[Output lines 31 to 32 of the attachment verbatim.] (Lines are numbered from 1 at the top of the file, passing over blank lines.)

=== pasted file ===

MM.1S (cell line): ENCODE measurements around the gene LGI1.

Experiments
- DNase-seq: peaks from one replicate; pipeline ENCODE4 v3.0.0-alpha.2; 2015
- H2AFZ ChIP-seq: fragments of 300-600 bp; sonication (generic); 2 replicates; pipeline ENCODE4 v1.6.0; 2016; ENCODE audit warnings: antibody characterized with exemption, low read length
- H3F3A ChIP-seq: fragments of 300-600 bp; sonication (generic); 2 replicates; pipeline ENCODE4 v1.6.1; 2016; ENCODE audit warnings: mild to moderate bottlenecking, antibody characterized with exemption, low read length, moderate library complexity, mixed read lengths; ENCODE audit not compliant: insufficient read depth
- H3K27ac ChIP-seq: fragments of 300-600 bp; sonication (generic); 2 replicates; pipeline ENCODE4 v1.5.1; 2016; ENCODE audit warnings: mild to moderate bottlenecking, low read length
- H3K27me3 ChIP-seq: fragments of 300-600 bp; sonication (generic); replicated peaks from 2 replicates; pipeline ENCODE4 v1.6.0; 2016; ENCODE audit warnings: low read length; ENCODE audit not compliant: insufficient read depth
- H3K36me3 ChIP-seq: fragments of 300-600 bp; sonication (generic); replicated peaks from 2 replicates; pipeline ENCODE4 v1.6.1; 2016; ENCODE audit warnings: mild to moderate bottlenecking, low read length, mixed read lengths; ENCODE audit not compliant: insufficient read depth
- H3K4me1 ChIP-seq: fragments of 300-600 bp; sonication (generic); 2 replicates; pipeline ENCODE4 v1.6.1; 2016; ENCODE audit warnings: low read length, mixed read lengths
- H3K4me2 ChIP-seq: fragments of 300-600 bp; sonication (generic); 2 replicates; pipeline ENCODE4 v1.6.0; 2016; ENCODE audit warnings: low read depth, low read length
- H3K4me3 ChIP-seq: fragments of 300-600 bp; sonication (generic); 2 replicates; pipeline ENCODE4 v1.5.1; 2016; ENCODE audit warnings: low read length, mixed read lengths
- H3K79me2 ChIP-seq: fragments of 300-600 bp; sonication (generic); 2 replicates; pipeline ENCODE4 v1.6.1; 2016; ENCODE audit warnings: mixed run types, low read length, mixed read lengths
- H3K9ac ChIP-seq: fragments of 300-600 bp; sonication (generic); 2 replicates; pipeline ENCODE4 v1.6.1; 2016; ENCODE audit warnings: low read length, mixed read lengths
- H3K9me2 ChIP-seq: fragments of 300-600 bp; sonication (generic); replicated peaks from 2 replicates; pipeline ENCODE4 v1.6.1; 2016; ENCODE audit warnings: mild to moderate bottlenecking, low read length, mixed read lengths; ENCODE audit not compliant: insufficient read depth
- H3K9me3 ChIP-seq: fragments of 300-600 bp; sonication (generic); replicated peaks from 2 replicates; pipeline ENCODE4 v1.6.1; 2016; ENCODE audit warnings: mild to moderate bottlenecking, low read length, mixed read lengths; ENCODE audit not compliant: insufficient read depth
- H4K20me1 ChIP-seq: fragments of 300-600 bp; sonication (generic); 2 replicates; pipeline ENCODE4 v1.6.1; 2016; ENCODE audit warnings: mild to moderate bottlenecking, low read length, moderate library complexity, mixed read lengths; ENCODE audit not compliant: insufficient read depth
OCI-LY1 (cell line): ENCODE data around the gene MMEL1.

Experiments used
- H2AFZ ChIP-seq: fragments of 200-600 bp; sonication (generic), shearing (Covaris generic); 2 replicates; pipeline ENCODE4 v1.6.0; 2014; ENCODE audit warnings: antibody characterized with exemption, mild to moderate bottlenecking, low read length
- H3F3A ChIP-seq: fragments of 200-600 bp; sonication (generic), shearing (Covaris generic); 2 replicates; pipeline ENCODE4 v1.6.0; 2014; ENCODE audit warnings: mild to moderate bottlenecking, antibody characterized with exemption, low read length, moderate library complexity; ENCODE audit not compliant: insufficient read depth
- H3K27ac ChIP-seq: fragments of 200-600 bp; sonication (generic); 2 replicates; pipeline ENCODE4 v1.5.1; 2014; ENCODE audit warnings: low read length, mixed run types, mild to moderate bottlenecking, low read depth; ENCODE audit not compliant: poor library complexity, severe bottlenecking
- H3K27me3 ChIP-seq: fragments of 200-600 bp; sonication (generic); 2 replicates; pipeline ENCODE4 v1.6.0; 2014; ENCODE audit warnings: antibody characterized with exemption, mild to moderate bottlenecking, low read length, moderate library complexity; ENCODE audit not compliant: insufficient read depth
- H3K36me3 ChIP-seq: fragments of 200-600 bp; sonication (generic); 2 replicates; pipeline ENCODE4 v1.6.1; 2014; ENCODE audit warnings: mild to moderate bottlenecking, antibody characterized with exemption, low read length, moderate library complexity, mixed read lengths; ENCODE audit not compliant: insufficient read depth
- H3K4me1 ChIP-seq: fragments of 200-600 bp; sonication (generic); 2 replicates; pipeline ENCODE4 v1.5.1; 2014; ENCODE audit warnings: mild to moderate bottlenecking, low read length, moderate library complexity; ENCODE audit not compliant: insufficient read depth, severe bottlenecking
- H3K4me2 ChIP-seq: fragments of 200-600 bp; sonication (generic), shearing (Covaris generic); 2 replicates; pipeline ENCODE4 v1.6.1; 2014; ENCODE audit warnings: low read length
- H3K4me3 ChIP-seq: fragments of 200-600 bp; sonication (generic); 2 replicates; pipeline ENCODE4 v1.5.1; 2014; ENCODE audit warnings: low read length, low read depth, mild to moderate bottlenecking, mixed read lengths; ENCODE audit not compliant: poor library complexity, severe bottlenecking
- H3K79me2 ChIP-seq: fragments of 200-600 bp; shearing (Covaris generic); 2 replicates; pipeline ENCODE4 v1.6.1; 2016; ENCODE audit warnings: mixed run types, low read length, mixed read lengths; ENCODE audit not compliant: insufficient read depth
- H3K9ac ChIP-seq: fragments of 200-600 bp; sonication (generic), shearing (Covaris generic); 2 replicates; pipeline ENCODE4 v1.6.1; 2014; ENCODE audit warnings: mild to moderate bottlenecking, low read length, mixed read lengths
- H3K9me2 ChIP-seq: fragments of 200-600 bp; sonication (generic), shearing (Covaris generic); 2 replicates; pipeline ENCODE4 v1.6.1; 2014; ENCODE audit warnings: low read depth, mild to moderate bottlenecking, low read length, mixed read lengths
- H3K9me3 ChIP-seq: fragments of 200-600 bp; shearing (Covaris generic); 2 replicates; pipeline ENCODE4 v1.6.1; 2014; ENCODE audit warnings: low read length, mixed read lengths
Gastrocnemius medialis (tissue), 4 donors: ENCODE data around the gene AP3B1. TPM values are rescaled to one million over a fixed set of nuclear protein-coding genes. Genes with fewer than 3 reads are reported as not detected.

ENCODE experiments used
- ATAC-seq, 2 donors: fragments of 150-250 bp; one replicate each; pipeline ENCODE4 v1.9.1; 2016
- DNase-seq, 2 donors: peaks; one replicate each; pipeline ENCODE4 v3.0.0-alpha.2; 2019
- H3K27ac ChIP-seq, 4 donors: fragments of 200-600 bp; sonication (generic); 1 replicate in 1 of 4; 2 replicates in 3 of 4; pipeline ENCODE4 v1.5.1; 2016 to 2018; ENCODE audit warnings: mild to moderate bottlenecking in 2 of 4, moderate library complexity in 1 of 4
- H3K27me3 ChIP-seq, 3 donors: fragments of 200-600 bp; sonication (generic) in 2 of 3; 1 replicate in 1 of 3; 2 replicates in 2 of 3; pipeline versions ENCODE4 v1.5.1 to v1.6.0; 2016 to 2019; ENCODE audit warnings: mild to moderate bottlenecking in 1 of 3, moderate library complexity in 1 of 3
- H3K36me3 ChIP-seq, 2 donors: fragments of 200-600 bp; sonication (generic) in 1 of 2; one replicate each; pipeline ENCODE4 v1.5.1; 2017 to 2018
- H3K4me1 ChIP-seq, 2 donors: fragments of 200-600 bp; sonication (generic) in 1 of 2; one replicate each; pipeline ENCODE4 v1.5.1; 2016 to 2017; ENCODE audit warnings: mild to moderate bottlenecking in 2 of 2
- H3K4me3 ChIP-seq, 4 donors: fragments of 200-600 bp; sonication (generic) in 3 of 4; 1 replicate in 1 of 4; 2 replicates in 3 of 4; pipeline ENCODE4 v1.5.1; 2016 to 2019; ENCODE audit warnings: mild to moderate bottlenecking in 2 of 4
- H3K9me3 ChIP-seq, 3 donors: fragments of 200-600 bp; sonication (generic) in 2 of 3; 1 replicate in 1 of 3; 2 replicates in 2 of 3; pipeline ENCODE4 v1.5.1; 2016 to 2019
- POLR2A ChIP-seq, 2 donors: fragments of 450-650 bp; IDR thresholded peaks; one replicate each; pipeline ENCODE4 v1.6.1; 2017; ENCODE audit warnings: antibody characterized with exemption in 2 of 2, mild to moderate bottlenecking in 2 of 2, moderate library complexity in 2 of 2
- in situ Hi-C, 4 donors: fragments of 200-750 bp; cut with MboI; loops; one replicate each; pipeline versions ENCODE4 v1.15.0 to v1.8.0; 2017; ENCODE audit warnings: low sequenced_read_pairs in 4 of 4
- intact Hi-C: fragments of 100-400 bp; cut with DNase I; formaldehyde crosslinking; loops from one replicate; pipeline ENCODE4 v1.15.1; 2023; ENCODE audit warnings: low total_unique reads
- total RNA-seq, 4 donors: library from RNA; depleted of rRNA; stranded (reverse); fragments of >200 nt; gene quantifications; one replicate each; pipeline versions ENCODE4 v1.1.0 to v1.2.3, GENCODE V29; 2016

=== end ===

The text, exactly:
Gastrocnemius medialis (tissue), 4 donors: ENCODE data around the gene AP3B1. TPM values are rescaled to one million over a fixed set of nuclear protein-coding genes. Genes with fewer than 3 reads are reported as not detected.

ENCODE experiments used